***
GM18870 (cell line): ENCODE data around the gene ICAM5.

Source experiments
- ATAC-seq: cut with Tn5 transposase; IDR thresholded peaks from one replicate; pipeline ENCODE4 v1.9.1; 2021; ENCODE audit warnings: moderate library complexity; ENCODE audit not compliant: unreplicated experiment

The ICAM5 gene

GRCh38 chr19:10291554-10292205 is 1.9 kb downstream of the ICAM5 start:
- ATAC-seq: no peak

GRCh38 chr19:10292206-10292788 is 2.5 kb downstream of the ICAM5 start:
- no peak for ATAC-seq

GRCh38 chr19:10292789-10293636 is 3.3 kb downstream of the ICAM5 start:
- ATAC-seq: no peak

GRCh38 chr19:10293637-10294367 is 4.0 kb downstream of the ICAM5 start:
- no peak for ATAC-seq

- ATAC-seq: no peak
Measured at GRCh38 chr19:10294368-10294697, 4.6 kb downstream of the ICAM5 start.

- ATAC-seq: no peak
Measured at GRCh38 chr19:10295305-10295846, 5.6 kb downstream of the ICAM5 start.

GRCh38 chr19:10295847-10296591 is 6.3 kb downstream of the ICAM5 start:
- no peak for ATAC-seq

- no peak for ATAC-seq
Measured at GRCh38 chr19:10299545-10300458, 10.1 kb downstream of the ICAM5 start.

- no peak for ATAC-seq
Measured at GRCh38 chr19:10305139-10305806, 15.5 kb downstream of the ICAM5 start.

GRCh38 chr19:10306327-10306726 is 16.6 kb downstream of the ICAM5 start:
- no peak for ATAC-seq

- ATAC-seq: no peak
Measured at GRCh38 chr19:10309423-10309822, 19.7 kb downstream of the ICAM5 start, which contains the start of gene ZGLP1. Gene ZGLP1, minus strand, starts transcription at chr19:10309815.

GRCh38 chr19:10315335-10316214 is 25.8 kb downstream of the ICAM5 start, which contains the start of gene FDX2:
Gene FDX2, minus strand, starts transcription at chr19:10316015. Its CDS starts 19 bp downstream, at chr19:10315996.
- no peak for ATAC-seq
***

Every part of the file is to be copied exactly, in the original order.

GM18870 (cell line): ENCODE data around the gene ICAM5.

Source experiments
- ATAC-seq: cut with Tn5 transposase; IDR thresholded peaks from one replicate; pipeline ENCODE4 v1.9.1; 2021; ENCODE audit warnings: moderate library complexity; ENCODE audit not compliant: unreplicated experiment

The ICAM5 gene

GRCh38 chr19:10291554-10292205 is 1.9 kb downstream of the ICAM5 start:
- ATAC-seq: no peak

GRCh38 chr19:10292206-10292788 is 2.5 kb downstream of the ICAM5 start:
- no peak for ATAC-seq

GRCh38 chr19:10292789-10293636 is 3.3 kb downstream of the ICAM5 start:
- ATAC-seq: no peak

GRCh38 chr19:10293637-10294367 is 4.0 kb downstream of the ICAM5 start:
- no peak for ATAC-seq

- ATAC-seq: no peak
Measured at GRCh38 chr19:10294368-10294697, 4.6 kb downstream of the ICAM5 start.

- ATAC-seq: no peak
Measured at GRCh38 chr19:10295305-10295846, 5.6 kb downstream of the ICAM5 start.

GRCh38 chr19:10295847-10296591 is 6.3 kb downstream of the ICAM5 start:
- no peak for ATAC-seq

- no peak for ATAC-seq
Measured at GRCh38 chr19:10299545-10300458, 10.1 kb downstream of the ICAM5 start.

- no peak for ATAC-seq
Measured at GRCh38 chr19:10305139-10305806, 15.5 kb downstream of the ICAM5 start.

GRCh38 chr19:10306327-10306726 is 16.6 kb downstream of the ICAM5 start:
- no peak for ATAC-seq

- ATAC-seq: no peak
Measured at GRCh38 chr19:10309423-10309822, 19.7 kb downstream of the ICAM5 start, which contains the start of gene ZGLP1. Gene ZGLP1, minus strand, starts transcription at chr19:10309815.

GRCh38 chr19:10315335-10316214 is 25.8 kb downstream of the ICAM5 start, which contains the start of gene FDX2:
Gene FDX2, minus strand, starts transcription at chr19:10316015. Its CDS starts 19 bp downstream, at chr19:10315996.
- no peak for ATAC-seq